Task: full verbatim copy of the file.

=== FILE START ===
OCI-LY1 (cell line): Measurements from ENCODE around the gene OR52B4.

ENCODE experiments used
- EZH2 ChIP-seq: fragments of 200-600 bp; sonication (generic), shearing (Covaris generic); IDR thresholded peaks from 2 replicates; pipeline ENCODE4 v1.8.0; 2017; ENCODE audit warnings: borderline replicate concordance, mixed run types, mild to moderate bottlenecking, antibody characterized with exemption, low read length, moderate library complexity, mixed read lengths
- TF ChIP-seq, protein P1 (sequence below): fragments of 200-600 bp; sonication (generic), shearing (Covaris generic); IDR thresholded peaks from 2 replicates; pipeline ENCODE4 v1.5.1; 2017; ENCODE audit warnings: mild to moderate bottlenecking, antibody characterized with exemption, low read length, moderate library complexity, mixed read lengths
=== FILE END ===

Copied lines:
OCI-LY1 (cell line): Measurements from ENCODE around the gene OR52B4.

ENCODE experiments used
- EZH2 ChIP-seq: fragments of 200-600 bp; sonication (generic), shearing (Covaris generic); IDR thresholded peaks from 2 replicates; pipeline ENCODE4 v1.8.0; 2017; ENCODE audit warnings: borderline replicate concordance, mixed run types, mild to moderate bottlenecking, antibody characterized with exemption, low read length, moderate library complexity, mixed read lengths
- TF ChIP-seq, protein P1 (sequence below): fragments of 200-600 bp; sonication (generic), shearing (Covaris generic); IDR thresholded peaks from 2 replicates; pipeline ENCODE4 v1.5.1; 2017; ENCODE audit warnings: mild to moderate bottlenecking, antibody characterized with exemption, low read length, moderate library complexity, mixed read lengths